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Tuesday Talk: Why are small towns dying?

March 22, 2011 By Joe Sheeran, Communications Director

Minnesota’s latest Census figures don’t paint a promising future for many rural communities. In fact, of the 37 counties that lost population since the 2000 Census all but one were rural. Now most towns rely on the strength of their nearby regional center for survival, making adequate infrastructure crucial to the countryside’s preservation.

Why are small towns dying?

What policy direction do we need to move rural communities forward?

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  • Lynn Schurman says:

    March 22, 2011 at 8:11 am

    Small towns are dying because they are losing all of their retail businesses who can’t compete with the big box stores in the larger regional cities. Most small towns are lucky if they can keep a gas station and a local bar or cafe going.

    The other two factors that are increasing the death of small towns in consolidation of the schools and in some cases consolidation of the Catholic Churches.

  • Jim Armstrong says:

    March 22, 2011 at 8:54 am

    The answer is quite simple: the consolidation of farms, which are the result of the farming factory system.  The small town is the service center for farmers—that is the entire reason it exists.  No farmers, no town, unless the town can somehow figure out a way to become a manufacturer.  But there is a limit to this depopulation: the factory farming system is dependent on cheap oil, and cheap oil is on the way out.  There is no way we can continue to have 2% of the population feeding the rest of us: farming will be more labor intensive in the future, and the towns that figure out how to attract clusters of small scale organic farms will have an advantage.  Especially if they figure out how to add value to farming production—for example, canning or freezing, or food processing; another idea is food tourism (clusters of farmers market/restaurants, for example).  The cities will have to eat, and the country will have to grow the food.

  • Hugh Curtler says:

    March 22, 2011 at 8:58 am

    As a father of two sons who left this small town for the Twin Cities, I think I would say it is because there isn’t enough challenging work in the rural areas. Both boys sought interesting work for several years after college, but gave up and went to the ‘burbs where they now live and work. I think this is a pattern that repeats itself in these small towns. It is sad, because there is a core of values that holds rural people together and which seems to be missing in urban areas.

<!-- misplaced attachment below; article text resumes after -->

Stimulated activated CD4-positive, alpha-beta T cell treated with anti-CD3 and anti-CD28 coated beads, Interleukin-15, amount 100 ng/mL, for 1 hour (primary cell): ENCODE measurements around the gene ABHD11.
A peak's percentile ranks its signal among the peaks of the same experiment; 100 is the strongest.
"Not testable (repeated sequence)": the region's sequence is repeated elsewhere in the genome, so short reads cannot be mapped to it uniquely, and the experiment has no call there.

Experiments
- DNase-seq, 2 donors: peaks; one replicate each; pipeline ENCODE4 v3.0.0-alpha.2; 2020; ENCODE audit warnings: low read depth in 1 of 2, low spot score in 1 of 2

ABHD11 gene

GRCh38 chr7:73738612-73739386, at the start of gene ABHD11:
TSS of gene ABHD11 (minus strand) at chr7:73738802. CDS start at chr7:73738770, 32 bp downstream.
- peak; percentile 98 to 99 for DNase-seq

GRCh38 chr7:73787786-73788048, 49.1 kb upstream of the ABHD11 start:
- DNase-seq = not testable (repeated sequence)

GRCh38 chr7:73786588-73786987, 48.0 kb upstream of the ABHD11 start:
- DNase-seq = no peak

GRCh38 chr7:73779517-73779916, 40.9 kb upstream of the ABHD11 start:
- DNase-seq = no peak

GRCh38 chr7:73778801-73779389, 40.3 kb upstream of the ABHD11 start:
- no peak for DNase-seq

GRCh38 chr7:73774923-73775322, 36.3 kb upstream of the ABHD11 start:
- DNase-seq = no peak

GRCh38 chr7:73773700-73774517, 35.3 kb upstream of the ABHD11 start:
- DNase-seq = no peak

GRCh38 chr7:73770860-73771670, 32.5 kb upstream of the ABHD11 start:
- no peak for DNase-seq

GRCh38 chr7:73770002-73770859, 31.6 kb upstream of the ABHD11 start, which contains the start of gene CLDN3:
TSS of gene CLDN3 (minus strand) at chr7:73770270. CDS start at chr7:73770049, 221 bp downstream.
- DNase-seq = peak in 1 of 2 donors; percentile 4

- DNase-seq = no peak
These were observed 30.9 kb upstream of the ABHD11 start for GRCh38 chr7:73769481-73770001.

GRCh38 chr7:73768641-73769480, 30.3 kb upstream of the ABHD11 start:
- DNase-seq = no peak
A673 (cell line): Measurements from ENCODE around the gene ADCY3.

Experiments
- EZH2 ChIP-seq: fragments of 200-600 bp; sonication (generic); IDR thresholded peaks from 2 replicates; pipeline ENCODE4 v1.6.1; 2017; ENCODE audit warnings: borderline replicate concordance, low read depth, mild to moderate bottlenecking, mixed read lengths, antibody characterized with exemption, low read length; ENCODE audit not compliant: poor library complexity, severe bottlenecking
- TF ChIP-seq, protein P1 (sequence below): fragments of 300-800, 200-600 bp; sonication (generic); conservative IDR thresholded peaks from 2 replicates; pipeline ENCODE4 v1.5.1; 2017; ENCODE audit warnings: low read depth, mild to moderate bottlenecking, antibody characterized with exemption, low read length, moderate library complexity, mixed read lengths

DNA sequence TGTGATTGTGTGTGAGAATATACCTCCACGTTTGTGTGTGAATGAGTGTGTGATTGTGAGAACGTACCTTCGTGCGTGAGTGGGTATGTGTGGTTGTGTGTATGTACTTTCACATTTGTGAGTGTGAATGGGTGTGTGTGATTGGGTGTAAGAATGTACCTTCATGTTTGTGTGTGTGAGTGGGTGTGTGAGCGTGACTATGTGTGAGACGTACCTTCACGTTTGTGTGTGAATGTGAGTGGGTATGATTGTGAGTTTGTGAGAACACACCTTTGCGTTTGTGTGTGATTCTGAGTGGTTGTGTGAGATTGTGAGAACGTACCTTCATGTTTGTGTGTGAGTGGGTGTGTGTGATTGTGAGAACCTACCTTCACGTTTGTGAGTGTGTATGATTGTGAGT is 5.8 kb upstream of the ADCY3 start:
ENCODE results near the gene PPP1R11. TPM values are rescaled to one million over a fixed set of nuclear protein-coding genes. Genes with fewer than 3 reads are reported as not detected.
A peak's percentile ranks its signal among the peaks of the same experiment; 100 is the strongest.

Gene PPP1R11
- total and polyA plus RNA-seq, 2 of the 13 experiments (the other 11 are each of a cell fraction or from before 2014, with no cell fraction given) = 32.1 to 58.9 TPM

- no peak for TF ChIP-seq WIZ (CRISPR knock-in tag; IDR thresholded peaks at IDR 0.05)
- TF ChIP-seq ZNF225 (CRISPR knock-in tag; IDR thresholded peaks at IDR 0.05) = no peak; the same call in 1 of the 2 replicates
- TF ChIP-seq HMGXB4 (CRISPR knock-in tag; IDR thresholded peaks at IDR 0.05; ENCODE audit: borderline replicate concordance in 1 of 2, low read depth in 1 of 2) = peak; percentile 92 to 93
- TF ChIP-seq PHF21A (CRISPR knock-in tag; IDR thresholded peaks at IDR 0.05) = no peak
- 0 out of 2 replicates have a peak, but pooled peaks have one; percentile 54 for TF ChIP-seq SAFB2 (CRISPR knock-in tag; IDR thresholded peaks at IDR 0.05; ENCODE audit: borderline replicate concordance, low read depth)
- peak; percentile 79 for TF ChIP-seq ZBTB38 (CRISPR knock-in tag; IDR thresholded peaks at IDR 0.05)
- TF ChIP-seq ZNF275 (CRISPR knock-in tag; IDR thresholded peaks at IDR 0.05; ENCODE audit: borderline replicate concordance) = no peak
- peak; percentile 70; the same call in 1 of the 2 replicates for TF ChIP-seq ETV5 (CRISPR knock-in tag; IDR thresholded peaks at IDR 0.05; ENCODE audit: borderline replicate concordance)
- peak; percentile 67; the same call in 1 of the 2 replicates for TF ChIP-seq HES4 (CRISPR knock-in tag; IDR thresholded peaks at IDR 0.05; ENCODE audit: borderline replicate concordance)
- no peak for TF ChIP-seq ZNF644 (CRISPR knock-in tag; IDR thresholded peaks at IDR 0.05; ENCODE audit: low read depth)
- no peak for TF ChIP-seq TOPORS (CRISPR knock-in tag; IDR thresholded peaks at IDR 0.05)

• Everett Flynn says:

    March 22, 2011 at 9:10 am

    Well, for one thing, we need to make peace with LGA and stop trying to shoot it in the head every year.  The ridiculous increases in property taxes across the state probably have disproportionate in smaller communities. 

    We need a strategic plan for state financing—a plan that makes a long-term, if not permanent commitment to LGA as the proper and smart way to maintain equivalent standards of living across all communities in our state.  That strategic plan should also explore all possible benefits to be found in combining municipalities and/or the provision of essential services wherever possible in order to eliminate more of the costs of administrative overhead/bureaucracy.

  • Mike C says:

    March 22, 2011 at 9:17 am

    Towns were rail road stops for farmers. Now we do not rely so heavily on the rail but on trucks. In Minnesota we rely so heavily on tourism and entertainment that if you do not provide this to the surrounding areas, you just are not going to survive. Example, Hinckley vs Pine City. Restaurants are opening in Hinckley and closing in Pine City, why because Hinckley has a stop - the Casino. Pine City has Wal-Mart. Two different clients. One is shopping and the other is getting out for the evening for a concert or to throw a bunch of quarters into a pit only to hope for more quarters to come down the chute. Towns need to sit down and create a 5, 10 and 20 year growth and revitalization plan to become relevant again. They also need to go to businesses and show them that they are a great place to set up manufacturing and processing. The towns need to clean up main street and make it appealing again and they need to get the local community involved. Thank you